What’s The Trick?

Playing Mozart has a way of straightening you right out. The clarity of his sonatas is bracing. No covering up mistakes by overuse of a foot pedal. He is what he is. And your playing is what it is.

Yesterday was one of those foggy, sultry days that is the hallmark of panhandle Florida winters. The pattern goes like this, usually in a seven to ten day cycle: warm and wet, then windy, then bright and cold to hover around freezing, then warming into the seventies, sultry, foggy, rain, then windy, bright and cold again. Never put away the shorts and tank tops, but keep long pants and a jacket handy, too.

I played Mozart yesterday from the late afternoon gloom until it gathered into full darkness. The big old sexy beast of a piano treated me like a spurned lover, formal and distant at first. "You don't love me anymore," it seemed to say. "You've found other toys to play with."

But it couldn't resist my earnest heavy breathing, and soon became supple under the ministrations of my wandering dilletante fingers. With Amadeus as our spirit guide, we went in search of truth.

A dark cloud of self-doubt had been hovering in that space between my eyebrows for a day or two, rumbling and threatening to storm. The cloud was like a chorus in an ancient play: "You're too old to start writing seriously; you don't have any formal study in creative writing; who are you kidding?"  You probably have a voice like that too. The cloud of self-doubt tailors its negative, nagging harangue for each individual.

Mozart reminded me of the years I spent learning how to play, the hours of doing it badly, of learning all that boring technique, so that I might sit now at the keyboard at any hour of the day or night and make difficult passages look easy.

I laughed out loud remembering the former wife of a late friend of ours. She was a young woman hungry for objects to fill up the road and block passage between her poor childhood in the hills of Appalachia and her current, hard-won life of comfort if not ease. She pestered her elderly husband for a grand piano. He finally caved, and bought her one, along with a set of lessons.

She went to a few lessons. Plunk. Plunk. Plunk.

Our telephone rang one day. It was her. "Learning to play the piano is taking too long. I want to play like you. What's the trick?"

"What?" I wasn't sure I had heard her right.

"Come on, what's the trick?" she said it again.

I realized she was quite serious, and so, after a moment, I said, "Well, I guess the trick is to start when you're about nine years old, take lessons for at least ten years, practice five hours a day for years on end, and then keep up with it as an adult. That's the really tricky part."

"Oh," she said. "You're not going to tell me."

Soon thereafter, she persuaded her husband to pay for surgery on the new piano, gelding a noble instrument to play compact discs of Reader's Digest-style condensed versions of music — "light classics," "pop classics," and even "light" versions of rock and roll, for God's sake.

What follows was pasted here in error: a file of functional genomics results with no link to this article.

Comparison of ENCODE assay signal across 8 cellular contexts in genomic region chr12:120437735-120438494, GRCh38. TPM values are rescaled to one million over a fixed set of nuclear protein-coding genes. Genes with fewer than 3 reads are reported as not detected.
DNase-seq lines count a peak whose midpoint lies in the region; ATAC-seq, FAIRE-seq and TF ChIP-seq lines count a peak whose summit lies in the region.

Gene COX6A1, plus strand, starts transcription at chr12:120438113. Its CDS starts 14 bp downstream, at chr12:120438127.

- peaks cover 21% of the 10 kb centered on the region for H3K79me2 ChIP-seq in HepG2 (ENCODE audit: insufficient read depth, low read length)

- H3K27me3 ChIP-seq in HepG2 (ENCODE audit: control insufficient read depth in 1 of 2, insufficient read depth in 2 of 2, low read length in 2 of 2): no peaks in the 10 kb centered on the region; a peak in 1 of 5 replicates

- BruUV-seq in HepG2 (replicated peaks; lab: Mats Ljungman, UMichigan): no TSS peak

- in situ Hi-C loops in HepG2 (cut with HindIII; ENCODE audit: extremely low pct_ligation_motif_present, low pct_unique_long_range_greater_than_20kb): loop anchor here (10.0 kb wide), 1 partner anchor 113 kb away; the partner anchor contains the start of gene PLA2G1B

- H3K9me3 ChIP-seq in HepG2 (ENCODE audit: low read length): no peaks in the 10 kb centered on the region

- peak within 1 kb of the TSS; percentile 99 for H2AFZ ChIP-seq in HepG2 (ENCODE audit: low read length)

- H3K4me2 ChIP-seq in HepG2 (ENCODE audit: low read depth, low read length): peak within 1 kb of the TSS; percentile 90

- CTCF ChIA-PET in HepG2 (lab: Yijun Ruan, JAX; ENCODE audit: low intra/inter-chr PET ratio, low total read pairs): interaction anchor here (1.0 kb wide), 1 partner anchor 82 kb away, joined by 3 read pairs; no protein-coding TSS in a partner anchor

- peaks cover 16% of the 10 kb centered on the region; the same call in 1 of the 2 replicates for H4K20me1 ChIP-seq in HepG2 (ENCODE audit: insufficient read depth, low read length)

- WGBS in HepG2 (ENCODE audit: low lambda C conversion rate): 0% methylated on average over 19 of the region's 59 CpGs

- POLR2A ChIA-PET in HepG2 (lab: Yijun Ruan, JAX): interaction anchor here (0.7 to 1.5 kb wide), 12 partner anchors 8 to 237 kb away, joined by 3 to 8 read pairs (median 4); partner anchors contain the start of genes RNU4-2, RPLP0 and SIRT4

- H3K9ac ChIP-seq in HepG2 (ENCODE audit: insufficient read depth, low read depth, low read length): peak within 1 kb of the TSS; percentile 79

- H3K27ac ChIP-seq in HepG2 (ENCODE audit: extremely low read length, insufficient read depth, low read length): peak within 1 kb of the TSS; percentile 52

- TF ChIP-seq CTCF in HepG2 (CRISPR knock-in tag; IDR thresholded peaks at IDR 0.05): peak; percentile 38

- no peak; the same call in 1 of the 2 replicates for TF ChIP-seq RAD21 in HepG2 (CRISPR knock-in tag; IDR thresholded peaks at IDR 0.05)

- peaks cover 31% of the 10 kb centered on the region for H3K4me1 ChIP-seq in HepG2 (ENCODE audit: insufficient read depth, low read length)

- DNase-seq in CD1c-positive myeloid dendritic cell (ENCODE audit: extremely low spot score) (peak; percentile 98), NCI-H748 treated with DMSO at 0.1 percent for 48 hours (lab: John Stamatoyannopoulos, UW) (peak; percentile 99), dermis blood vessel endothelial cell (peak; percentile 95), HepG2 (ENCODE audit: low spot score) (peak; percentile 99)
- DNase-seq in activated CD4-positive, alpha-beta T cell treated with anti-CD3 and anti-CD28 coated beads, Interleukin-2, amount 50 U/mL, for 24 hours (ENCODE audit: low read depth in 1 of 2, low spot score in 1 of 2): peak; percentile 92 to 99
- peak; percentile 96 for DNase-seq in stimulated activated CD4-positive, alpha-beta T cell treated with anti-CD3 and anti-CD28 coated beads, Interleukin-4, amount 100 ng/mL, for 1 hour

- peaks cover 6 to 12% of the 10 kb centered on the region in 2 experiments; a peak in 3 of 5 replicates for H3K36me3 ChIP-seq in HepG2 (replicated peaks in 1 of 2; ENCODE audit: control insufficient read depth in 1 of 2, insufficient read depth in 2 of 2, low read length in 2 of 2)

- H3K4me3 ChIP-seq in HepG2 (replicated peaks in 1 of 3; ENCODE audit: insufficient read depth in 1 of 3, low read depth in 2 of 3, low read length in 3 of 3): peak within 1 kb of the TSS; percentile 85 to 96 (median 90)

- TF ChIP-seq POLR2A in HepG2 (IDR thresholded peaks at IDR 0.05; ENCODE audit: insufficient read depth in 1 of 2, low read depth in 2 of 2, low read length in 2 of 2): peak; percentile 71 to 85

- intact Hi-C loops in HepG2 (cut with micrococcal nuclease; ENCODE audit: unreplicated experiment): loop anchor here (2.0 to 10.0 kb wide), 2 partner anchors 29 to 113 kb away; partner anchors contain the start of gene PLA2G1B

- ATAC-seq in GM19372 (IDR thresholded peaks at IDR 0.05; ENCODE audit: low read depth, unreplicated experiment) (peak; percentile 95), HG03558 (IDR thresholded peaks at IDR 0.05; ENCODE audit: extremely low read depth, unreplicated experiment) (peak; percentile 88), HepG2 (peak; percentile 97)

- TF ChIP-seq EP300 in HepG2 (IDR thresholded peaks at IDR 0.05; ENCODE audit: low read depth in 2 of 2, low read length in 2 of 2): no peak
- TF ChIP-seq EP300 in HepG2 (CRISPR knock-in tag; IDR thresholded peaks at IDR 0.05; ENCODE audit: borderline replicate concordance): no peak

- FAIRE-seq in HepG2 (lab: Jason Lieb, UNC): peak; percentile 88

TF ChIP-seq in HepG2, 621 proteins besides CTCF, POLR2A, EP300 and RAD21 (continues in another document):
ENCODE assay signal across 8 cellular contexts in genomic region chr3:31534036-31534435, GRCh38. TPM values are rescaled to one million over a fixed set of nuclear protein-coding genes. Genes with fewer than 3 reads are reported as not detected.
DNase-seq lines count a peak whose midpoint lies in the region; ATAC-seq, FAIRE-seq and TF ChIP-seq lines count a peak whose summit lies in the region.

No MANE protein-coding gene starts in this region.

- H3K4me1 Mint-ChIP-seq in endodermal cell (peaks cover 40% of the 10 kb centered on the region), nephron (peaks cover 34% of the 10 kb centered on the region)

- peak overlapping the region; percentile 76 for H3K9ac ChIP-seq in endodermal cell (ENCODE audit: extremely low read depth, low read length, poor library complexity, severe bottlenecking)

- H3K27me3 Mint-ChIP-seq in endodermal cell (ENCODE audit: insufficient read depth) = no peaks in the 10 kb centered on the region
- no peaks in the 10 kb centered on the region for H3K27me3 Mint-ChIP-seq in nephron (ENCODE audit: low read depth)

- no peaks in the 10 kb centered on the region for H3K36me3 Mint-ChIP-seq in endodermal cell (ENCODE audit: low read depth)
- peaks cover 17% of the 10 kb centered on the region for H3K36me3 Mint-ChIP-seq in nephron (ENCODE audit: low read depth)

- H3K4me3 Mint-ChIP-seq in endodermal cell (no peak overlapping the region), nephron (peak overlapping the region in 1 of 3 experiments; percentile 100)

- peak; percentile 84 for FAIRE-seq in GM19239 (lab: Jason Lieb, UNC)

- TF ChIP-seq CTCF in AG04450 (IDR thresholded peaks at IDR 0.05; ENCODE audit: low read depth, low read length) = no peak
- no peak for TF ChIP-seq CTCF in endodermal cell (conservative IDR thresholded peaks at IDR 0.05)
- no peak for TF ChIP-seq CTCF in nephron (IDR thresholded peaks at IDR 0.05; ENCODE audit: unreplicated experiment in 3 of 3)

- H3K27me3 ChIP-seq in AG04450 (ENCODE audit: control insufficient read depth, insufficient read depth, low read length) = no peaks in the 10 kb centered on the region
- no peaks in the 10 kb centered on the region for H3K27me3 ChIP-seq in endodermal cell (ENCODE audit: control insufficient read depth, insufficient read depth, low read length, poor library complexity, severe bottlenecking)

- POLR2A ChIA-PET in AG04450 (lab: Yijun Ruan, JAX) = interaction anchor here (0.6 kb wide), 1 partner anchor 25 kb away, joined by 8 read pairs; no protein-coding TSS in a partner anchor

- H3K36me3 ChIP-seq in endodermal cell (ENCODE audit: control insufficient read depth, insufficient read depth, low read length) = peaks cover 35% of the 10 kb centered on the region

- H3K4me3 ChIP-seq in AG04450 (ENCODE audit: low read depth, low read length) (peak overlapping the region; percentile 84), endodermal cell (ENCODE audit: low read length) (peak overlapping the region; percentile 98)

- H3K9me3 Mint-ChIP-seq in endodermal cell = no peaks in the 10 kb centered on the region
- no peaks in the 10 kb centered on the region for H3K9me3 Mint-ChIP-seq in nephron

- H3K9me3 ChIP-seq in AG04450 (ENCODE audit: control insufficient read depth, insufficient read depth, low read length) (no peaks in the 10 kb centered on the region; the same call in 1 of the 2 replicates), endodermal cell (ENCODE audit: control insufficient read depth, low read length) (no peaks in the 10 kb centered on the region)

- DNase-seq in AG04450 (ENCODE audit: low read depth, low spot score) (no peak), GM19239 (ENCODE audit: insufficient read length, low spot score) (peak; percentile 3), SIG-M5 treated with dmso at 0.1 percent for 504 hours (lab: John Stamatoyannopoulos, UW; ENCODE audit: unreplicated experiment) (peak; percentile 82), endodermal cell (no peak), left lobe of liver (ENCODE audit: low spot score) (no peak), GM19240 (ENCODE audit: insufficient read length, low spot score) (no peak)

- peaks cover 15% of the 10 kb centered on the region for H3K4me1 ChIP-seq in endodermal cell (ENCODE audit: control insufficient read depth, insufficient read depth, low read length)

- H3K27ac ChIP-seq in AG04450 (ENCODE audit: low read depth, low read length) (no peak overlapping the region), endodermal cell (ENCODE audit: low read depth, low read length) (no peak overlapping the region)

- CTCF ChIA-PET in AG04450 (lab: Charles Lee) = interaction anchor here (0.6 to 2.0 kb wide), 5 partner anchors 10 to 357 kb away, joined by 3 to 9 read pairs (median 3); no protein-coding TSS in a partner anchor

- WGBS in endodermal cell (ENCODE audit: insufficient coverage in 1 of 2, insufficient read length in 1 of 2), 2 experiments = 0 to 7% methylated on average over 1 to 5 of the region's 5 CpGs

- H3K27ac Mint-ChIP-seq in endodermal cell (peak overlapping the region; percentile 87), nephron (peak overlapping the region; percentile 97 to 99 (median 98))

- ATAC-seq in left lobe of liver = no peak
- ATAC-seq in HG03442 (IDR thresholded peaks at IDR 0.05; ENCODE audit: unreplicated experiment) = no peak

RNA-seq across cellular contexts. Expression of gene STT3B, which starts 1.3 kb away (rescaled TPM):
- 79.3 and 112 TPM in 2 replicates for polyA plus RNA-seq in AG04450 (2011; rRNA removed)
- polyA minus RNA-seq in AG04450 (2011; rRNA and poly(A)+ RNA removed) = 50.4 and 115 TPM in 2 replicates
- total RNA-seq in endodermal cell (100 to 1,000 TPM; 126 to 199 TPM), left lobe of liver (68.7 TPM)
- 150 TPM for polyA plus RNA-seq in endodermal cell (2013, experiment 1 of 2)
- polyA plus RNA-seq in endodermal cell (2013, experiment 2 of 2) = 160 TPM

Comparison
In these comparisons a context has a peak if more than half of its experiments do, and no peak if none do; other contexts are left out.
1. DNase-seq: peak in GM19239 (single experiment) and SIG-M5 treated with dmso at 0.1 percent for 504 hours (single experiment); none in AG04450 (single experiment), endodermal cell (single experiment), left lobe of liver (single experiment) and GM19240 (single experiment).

And so, today, I'm back to writing before dawn, studying words, structure and formats during the day, and reading the Paris Review interviews into the night. We have to meet our urge for creativity wherever we are on the path, to find joy in the work of it, the sheer workmanlike mechanical action of words on paper and the metallurgical transformation that some bright morning might astonish even our indwelling critic.

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 Suzanne holds the mirror, while a volume of her author's work holds the pages. Let's play.

 

4 thoughts on “What’s The Trick?

  1. Oh, Beth, I really like this. And how I can relate! Can’t play the piano, or the guitar, or the dulcimer, or even the didgeridoo, but not for lack of trying. What I can do is encourage others, so consider yourself encouraged to keep on writing.
    Love, Gullible

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  2. TOO OLD?!?!? My dear friend, I can’t imagine the years of writing ahead of me without being able to pull inspiration from your writings such as this. With the piano you are learning from someone elses muse, such as Mr. Mozart, thus the years of practice. With writing you are learning from your own muse, and my dear, you are definitely becoming a Mozart.

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  3. Oh, I wish I’d started playing the piano at 9 instead of the trumpet at 10. You can’t just pull the old axe out of its case and amuse yourself with it – it takes about 3 weeks before the embouchure can pull its weight. Even then, you can’t amuse yourself with it unless you’re playing in an ensemble.
    I’m honored to find myself in your blogroll. Very nice pieces here, AAA ball to my sandlot.

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  4. Beth, you have a wealth of experience to share with us. Continue sharing your thoughts in whatever format pleases you.
    There are always things that can be learned. Do not let the learning process get in the way of communicating.
    How good does a writer have to be? Basically, only good enough so that her technique does not interfere with the message.
    Those who labor long to polish their delivery of empty rhetoric are pursuing the wrong goal.
    In my humble opinion, you have already surmounted the greater hurdle of accumulating information and ideas worth sharing.
    Have at it! 🙂

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